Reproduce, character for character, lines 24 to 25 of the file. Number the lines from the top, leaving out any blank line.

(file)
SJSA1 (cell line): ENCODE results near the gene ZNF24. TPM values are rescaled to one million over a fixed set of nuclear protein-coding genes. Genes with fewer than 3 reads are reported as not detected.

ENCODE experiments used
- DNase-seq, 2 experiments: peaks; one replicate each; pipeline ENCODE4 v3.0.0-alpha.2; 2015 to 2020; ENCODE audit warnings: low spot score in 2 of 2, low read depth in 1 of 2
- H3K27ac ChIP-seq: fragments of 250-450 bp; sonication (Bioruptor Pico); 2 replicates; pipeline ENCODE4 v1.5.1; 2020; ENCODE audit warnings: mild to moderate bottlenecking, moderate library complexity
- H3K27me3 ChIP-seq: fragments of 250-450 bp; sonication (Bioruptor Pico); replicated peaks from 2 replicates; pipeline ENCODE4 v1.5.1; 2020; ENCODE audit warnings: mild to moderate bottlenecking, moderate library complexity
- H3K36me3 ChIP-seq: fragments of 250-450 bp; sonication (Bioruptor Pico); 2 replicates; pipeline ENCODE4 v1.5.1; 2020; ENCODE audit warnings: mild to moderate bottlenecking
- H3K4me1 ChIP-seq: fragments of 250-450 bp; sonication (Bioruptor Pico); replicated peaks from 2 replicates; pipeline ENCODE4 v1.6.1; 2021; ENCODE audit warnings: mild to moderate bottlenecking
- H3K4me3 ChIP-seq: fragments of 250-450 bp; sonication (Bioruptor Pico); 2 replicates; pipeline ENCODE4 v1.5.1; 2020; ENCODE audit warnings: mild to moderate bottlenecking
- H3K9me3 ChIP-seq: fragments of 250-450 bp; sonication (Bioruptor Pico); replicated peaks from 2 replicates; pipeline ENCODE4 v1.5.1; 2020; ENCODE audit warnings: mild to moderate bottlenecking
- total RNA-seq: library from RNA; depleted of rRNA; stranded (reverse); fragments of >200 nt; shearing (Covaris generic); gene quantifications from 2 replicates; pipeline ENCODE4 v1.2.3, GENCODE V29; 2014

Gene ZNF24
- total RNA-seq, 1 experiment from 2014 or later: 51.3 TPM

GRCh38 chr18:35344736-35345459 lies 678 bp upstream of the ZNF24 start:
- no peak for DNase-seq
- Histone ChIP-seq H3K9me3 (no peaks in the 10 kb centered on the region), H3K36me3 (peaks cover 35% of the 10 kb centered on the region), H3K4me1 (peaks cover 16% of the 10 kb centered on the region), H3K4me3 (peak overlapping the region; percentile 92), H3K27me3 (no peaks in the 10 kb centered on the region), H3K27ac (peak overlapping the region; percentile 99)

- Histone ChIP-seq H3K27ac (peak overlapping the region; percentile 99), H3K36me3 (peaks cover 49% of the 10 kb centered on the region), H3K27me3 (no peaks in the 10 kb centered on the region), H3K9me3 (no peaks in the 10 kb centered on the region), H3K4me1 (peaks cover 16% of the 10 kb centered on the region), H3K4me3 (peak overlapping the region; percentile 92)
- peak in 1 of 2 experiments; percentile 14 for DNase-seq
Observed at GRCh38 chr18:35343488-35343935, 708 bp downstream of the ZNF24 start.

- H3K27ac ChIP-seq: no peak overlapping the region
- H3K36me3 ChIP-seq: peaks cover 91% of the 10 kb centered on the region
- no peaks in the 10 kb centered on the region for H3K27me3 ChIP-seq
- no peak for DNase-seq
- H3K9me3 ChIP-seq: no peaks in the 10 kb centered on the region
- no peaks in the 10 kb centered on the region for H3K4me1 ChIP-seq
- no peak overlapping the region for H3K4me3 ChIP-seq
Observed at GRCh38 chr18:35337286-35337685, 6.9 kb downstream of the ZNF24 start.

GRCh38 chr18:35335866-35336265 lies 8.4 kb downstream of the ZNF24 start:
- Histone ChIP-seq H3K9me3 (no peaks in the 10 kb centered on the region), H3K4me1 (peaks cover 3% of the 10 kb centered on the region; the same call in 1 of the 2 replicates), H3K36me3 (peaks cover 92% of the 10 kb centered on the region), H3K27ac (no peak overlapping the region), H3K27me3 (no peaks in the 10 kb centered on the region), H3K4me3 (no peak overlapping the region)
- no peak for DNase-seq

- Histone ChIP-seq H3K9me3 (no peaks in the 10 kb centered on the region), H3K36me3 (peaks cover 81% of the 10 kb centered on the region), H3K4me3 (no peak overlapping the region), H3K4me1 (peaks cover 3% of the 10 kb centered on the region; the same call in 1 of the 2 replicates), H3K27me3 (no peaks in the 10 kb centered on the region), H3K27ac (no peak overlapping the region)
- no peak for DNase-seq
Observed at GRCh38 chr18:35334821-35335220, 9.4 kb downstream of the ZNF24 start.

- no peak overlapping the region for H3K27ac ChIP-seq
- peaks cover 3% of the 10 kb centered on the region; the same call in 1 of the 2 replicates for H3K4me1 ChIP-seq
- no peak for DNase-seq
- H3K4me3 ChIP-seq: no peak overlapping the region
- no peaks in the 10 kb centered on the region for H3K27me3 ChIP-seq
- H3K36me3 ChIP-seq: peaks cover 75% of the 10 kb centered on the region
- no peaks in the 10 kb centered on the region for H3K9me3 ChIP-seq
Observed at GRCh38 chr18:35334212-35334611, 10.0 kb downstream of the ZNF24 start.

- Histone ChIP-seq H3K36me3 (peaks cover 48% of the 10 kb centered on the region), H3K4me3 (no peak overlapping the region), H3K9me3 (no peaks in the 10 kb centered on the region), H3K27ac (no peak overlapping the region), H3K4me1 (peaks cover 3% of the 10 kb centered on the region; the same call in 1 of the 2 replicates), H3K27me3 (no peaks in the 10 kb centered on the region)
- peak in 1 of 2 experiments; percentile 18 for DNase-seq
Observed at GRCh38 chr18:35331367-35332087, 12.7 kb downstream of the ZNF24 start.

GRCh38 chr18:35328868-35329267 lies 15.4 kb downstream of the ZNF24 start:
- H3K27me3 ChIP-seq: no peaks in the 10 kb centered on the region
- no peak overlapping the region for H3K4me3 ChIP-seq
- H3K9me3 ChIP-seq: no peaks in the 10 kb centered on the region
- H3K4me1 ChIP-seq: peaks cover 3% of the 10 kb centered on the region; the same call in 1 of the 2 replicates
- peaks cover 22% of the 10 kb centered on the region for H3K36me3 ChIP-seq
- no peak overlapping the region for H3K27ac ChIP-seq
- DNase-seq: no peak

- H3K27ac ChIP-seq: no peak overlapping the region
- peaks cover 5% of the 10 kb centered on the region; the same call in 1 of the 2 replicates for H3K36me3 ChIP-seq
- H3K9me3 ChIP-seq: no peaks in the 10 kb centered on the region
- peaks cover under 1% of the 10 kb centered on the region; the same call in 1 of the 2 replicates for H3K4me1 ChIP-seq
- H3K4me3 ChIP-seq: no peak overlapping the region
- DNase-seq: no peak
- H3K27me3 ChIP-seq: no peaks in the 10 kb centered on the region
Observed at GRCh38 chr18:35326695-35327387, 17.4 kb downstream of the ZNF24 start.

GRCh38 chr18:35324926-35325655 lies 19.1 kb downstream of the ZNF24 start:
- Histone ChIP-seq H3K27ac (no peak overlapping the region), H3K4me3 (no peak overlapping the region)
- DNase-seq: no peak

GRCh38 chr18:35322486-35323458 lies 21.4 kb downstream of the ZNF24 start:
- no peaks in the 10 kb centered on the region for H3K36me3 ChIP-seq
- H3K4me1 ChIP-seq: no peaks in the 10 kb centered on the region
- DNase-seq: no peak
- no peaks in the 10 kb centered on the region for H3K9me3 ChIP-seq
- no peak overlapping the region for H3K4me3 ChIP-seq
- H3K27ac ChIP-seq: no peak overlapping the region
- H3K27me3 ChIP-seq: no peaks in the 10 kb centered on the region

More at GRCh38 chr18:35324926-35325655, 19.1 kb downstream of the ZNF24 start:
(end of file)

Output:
- no peaks in the 10 kb centered on the region for H3K4me1 ChIP-seq
- no peak overlapping the region for H3K4me3 ChIP-seq